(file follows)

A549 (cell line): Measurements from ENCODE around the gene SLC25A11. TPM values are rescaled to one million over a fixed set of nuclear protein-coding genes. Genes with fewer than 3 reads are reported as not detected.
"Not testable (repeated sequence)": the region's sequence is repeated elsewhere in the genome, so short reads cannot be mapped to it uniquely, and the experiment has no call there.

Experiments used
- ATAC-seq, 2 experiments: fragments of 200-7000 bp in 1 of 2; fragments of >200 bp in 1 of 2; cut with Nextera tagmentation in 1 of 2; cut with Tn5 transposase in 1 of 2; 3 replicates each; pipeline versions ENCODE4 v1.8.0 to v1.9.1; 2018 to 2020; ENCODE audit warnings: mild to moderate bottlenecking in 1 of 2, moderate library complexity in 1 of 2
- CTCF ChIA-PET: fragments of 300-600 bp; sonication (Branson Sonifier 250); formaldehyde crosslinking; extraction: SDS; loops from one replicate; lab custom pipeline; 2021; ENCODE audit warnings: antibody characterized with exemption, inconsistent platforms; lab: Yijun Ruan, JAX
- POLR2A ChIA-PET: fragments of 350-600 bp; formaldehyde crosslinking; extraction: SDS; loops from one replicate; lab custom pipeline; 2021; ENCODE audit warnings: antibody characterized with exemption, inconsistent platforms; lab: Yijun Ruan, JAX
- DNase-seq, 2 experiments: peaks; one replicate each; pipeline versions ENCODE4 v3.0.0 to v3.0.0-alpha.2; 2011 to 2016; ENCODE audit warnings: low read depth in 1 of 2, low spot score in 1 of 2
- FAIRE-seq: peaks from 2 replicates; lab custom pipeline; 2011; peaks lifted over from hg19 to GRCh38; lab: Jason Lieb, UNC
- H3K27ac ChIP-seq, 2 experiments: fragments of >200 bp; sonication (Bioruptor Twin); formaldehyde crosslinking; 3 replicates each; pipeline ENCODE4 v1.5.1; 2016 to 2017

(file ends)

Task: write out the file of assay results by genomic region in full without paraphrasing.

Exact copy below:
A549 (cell line): Measurements from ENCODE around the gene SLC25A11. TPM values are rescaled to one million over a fixed set of nuclear protein-coding genes. Genes with fewer than 3 reads are reported as not detected.
"Not testable (repeated sequence)": the region's sequence is repeated elsewhere in the genome, so short reads cannot be mapped to it uniquely, and the experiment has no call there.

Experiments used
- ATAC-seq, 2 experiments: fragments of 200-7000 bp in 1 of 2; fragments of >200 bp in 1 of 2; cut with Nextera tagmentation in 1 of 2; cut with Tn5 transposase in 1 of 2; 3 replicates each; pipeline versions ENCODE4 v1.8.0 to v1.9.1; 2018 to 2020; ENCODE audit warnings: mild to moderate bottlenecking in 1 of 2, moderate library complexity in 1 of 2
- CTCF ChIA-PET: fragments of 300-600 bp; sonication (Branson Sonifier 250); formaldehyde crosslinking; extraction: SDS; loops from one replicate; lab custom pipeline; 2021; ENCODE audit warnings: antibody characterized with exemption, inconsistent platforms; lab: Yijun Ruan, JAX
- POLR2A ChIA-PET: fragments of 350-600 bp; formaldehyde crosslinking; extraction: SDS; loops from one replicate; lab custom pipeline; 2021; ENCODE audit warnings: antibody characterized with exemption, inconsistent platforms; lab: Yijun Ruan, JAX
- DNase-seq, 2 experiments: peaks; one replicate each; pipeline versions ENCODE4 v3.0.0 to v3.0.0-alpha.2; 2011 to 2016; ENCODE audit warnings: low read depth in 1 of 2, low spot score in 1 of 2
- FAIRE-seq: peaks from 2 replicates; lab custom pipeline; 2011; peaks lifted over from hg19 to GRCh38; lab: Jason Lieb, UNC
- H3K27ac ChIP-seq, 2 experiments: fragments of >200 bp; sonication (Bioruptor Twin); formaldehyde crosslinking; 3 replicates each; pipeline ENCODE4 v1.5.1; 2016 to 2017